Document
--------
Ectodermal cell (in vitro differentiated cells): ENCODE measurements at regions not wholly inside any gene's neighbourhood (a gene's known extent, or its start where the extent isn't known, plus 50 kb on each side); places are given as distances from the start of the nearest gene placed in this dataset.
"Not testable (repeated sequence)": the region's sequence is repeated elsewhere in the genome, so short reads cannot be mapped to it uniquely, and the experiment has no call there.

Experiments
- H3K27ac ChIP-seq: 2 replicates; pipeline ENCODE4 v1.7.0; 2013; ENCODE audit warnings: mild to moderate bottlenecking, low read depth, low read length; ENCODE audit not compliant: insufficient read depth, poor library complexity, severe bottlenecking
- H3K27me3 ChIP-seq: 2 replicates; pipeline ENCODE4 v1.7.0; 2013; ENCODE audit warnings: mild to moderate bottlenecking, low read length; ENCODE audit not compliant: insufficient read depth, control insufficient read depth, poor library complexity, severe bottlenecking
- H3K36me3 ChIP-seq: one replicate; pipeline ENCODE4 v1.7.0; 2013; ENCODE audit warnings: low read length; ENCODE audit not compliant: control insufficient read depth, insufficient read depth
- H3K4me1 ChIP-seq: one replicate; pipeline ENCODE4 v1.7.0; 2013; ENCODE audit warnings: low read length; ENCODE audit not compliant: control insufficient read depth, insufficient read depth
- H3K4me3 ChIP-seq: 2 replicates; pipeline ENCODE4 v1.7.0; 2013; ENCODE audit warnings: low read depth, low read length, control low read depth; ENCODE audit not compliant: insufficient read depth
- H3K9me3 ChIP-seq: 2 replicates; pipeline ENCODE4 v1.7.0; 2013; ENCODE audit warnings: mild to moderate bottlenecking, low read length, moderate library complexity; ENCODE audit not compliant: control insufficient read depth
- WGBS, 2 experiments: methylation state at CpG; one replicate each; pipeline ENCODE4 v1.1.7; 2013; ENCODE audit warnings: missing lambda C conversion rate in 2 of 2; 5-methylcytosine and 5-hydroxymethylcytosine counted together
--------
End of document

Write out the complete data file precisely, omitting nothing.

Ectodermal cell (in vitro differentiated cells): ENCODE measurements at regions not wholly inside any gene's neighbourhood (a gene's known extent, or its start where the extent isn't known, plus 50 kb on each side); places are given as distances from the start of the nearest gene placed in this dataset.
"Not testable (repeated sequence)": the region's sequence is repeated elsewhere in the genome, so short reads cannot be mapped to it uniquely, and the experiment has no call there.

Experiments
- H3K27ac ChIP-seq: 2 replicates; pipeline ENCODE4 v1.7.0; 2013; ENCODE audit warnings: mild to moderate bottlenecking, low read depth, low read length; ENCODE audit not compliant: insufficient read depth, poor library complexity, severe bottlenecking
- H3K27me3 ChIP-seq: 2 replicates; pipeline ENCODE4 v1.7.0; 2013; ENCODE audit warnings: mild to moderate bottlenecking, low read length; ENCODE audit not compliant: insufficient read depth, control insufficient read depth, poor library complexity, severe bottlenecking
- H3K36me3 ChIP-seq: one replicate; pipeline ENCODE4 v1.7.0; 2013; ENCODE audit warnings: low read length; ENCODE audit not compliant: control insufficient read depth, insufficient read depth
- H3K4me1 ChIP-seq: one replicate; pipeline ENCODE4 v1.7.0; 2013; ENCODE audit warnings: low read length; ENCODE audit not compliant: control insufficient read depth, insufficient read depth
- H3K4me3 ChIP-seq: 2 replicates; pipeline ENCODE4 v1.7.0; 2013; ENCODE audit warnings: low read depth, low read length, control low read depth; ENCODE audit not compliant: insufficient read depth
- H3K9me3 ChIP-seq: 2 replicates; pipeline ENCODE4 v1.7.0; 2013; ENCODE audit warnings: mild to moderate bottlenecking, low read length, moderate library complexity; ENCODE audit not compliant: control insufficient read depth
- WGBS, 2 experiments: methylation state at CpG; one replicate each; pipeline ENCODE4 v1.1.7; 2013; ENCODE audit warnings: missing lambda C conversion rate in 2 of 2; 5-methylcytosine and 5-hydroxymethylcytosine counted together